Whether you are moving to New York City for the first time or have finally decided to invest in an urban dwelling, you will quickly come face to face with the intricacies of NYC real estate. Apartments in New York City are mostly separated into two categories: co-ops and condominiums. The two vary by means of ownership structure, financial matters, style, and price. Figuring out which one best suits your needs is a crucial first step in the buying process.
The difference in ownership
The ownership structure of a condo is vastly different from that of a co-op. Buying a condo equates to owning a particular unit and a percentage of the common areas of the building. Condo owners enjoy greater freedom and more decision-making power throughout the lifetime of their purchase. Though condos do have boards and associations that manage the property, they usually do not interfere with decisions regarding individual units. This allows for greater ease when it comes to selling, renting-out and making changes to apartment units.
Co-ops are usually multi-unit apartment buildings. In contrast with buying a condo, buying into a co-op does not mean owning an apartment unit. Instead, you are buying an interest in the entire building by owning a share and holding a proprietary lease. For this reason, a co-op owner is sometimes referred to as a shareholder. The structure is similar to owning a share within a corporation. The co-op association, which encompasses all shareholders of the building, is the actual owner of the property.
Unlike condo boards, co-op boards are the key decision-makers. They hold the power to deny a prospective purchaser, which will restrict an owner’s ability to sell and rent out their unit. The board also makes all financial and management decisions. If you choose to buy into a co-op, be prepared to disclose everything from financial history and renovation plans to pets and personal references.
Consider your personality
Condos are more likely to be found in either Manhattan or newer, gentrified neighborhoods on the outskirts of the city. Since condos buildings were not commonplace in New York City until the 1970s, the buildings are more likely to be new with modern elements. This is in contrast to co-ops, which can be found all over New York City in older, historic buildings with unique architecture.
Co-ops and condos each offer different social experiences. If you enjoy seeing and meeting new people each day, a condo, where the selling and buying process is more efficient, will offer a variety of new faces. It also allows for anonymity if reclusiveness is more desired.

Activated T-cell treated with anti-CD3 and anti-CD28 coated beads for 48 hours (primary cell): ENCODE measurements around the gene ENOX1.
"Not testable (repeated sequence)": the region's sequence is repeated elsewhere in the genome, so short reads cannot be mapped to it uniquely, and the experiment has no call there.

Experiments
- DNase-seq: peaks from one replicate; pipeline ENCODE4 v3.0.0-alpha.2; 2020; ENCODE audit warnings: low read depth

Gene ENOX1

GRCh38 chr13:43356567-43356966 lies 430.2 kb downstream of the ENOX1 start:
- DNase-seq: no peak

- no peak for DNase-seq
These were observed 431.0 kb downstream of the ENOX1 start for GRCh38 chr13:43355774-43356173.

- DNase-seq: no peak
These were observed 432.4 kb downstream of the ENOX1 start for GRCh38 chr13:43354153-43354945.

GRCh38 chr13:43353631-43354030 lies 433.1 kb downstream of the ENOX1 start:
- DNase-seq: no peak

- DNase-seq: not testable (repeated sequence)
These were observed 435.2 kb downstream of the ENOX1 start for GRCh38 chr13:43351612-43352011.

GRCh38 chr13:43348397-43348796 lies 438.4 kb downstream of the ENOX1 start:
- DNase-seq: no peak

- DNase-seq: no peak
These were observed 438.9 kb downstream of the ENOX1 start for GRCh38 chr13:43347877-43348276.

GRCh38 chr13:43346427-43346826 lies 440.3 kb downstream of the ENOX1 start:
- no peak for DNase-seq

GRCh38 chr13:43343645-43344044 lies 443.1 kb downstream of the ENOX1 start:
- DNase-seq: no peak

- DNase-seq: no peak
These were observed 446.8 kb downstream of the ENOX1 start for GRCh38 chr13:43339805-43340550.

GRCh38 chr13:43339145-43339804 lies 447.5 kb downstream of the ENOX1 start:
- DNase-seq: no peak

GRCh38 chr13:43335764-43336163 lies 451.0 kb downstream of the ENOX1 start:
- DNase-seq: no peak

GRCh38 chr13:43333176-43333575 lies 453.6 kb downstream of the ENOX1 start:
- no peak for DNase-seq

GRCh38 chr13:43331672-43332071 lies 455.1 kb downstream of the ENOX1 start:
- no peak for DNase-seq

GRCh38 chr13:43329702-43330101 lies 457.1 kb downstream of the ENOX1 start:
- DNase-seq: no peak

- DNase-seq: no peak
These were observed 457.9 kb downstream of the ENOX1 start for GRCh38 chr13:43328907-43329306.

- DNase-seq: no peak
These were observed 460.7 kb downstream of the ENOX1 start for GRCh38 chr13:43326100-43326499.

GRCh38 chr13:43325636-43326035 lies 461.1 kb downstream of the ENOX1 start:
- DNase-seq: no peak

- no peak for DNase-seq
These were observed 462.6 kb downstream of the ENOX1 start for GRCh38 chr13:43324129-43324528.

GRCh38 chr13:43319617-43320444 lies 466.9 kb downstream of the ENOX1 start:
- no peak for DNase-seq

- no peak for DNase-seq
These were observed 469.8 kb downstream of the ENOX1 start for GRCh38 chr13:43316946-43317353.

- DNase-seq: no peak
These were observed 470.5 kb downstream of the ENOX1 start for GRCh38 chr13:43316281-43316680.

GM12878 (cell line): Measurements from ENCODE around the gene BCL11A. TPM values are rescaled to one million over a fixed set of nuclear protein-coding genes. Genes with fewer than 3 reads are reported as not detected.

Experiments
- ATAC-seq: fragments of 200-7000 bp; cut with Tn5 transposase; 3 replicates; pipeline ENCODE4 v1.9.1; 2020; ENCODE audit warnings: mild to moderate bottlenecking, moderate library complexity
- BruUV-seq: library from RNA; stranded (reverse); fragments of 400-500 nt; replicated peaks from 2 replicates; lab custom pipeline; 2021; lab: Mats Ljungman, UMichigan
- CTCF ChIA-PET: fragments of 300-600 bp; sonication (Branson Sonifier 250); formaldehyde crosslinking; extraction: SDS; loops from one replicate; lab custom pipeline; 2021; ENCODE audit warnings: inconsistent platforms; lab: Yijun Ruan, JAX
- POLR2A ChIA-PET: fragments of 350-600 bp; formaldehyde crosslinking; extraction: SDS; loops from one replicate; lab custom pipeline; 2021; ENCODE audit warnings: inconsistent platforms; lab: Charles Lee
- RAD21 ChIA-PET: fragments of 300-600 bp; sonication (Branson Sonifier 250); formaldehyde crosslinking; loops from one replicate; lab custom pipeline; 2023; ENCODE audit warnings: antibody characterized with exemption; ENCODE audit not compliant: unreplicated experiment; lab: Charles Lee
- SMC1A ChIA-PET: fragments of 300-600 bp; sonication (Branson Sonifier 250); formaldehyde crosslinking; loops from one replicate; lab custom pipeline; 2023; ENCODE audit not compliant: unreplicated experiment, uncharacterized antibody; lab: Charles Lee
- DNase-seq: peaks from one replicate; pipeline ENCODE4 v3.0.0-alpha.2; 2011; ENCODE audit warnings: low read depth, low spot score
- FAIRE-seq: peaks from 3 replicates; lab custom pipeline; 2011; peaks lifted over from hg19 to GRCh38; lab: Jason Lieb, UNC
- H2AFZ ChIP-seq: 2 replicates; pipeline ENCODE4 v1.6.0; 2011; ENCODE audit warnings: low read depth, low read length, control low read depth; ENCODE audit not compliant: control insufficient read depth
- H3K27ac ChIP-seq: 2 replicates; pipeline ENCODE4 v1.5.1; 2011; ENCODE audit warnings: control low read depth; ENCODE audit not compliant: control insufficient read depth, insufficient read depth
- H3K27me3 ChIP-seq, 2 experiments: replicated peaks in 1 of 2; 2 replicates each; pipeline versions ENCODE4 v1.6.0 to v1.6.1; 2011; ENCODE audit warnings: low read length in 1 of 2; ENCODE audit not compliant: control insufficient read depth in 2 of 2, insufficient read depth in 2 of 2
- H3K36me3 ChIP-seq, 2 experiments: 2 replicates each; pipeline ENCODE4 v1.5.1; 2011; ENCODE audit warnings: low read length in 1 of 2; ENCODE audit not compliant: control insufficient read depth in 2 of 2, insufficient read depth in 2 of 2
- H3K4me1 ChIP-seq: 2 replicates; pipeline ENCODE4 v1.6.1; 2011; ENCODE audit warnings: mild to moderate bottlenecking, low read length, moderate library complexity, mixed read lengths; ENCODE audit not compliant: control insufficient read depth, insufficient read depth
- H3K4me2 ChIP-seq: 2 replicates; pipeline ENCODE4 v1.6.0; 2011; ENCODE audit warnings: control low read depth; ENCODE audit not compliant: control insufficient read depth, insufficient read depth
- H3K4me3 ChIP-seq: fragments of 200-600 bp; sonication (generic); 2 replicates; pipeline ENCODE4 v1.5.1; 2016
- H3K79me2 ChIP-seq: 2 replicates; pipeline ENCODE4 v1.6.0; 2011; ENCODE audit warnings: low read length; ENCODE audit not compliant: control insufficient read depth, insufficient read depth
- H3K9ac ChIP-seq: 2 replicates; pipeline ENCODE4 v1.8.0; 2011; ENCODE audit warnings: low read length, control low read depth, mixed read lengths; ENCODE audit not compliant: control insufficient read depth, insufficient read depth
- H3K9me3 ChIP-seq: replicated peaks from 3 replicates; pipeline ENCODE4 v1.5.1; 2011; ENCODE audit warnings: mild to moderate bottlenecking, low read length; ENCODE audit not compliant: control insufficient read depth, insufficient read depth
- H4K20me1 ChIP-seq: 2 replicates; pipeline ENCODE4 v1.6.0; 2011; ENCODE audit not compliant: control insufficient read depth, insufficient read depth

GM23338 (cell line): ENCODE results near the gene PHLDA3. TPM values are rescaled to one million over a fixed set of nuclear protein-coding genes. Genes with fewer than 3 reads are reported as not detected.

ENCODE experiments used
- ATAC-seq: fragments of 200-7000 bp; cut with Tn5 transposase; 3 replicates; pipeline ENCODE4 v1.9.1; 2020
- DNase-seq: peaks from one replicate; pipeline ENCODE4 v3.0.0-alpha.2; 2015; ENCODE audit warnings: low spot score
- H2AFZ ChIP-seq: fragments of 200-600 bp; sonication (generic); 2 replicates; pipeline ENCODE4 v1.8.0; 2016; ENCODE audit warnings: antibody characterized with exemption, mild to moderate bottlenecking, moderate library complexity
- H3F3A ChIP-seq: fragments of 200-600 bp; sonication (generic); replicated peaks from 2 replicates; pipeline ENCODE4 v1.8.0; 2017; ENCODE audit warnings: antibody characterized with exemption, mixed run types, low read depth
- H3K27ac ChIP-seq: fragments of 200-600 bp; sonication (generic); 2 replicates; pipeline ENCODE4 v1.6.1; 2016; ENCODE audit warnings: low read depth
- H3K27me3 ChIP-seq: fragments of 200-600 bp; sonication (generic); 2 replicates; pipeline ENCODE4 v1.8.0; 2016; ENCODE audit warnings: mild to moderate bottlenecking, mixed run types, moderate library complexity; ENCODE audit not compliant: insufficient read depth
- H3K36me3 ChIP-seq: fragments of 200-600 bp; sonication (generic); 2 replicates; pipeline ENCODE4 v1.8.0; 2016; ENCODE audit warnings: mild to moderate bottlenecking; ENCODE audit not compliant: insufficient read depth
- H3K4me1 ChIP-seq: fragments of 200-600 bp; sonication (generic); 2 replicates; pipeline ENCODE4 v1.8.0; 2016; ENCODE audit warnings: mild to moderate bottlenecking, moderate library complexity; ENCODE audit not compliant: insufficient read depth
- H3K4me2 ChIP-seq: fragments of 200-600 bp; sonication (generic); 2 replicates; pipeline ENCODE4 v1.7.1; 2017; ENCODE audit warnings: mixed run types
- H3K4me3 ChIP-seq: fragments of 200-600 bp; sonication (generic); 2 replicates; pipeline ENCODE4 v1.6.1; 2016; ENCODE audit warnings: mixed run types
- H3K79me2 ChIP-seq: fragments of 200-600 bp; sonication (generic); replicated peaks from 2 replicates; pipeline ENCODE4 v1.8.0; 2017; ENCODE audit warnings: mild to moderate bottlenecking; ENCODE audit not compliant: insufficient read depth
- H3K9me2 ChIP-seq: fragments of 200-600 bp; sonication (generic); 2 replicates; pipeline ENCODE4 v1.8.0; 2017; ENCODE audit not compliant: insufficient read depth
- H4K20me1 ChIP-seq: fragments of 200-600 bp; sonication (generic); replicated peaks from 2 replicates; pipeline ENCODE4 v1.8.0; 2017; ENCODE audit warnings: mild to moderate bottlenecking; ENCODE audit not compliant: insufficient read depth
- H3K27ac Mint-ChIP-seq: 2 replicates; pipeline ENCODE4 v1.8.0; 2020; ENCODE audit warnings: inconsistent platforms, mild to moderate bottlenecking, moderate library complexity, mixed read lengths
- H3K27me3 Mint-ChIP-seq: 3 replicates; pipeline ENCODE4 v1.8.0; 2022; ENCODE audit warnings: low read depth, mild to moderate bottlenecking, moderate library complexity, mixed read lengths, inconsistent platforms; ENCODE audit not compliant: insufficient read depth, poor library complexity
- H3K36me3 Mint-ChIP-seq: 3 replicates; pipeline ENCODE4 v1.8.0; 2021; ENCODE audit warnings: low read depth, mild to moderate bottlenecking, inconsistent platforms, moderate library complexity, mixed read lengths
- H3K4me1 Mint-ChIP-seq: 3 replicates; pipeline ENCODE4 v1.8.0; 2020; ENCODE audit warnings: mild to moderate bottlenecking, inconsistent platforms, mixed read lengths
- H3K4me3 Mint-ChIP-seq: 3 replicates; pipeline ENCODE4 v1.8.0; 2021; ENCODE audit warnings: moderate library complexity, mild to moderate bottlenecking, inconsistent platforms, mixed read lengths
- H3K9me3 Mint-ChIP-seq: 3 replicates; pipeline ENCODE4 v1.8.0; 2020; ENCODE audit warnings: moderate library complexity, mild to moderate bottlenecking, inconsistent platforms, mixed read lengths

Since co-ops usually lead to long-time buyers due to the lengthy approval process and stringent restrictions, owners are likely to reside in the same space for many years. Co-op owners see themselves as a whole, meaning the neighbors usually form a much closer sense of community than those in a condo.
It all comes down to cost
Regardless of which apartment-style sounds most ideal for you, the real question always comes down to price – which can you afford? There are more co-ops than condos in New York City, approximately 75% co-ops and 25% condo, which means you can expect to pay a premium when it comes to purchasing an equivalent condo. However, your decision on affordability may come down to how much cash you have on hand. A condo will allow you to put down 10% of the purchase price, whereas a co-op may demand a much higher down payment. Co-ops almost always have lower closing costs, since a co-op share is considered personal property versus a condo being categorized as real property.
It is important to remember that both co-ops and condos will charge monthly fees to cover building maintenance. These fees are referred to as common charges for condos and monthly maintenance fees for co-ops. The monthly maintenance fees for co-ops tend to be higher than that of condos because they contain the mortgage for the building. Both condos and co-ops will usually offer basic amenities, such as a storage locker or doorman. Some will add more lavish amenities, like a concierge, gym or billiards room. More amenities usually equate to greater fees.
Both condos and co-ops have pros and cons when it comes to living in the big apple. Before you buy, do not be afraid to reach out to an attorney at Berkow, Wagner & Brandt, LLP, to clarify any questions you may have on this investment.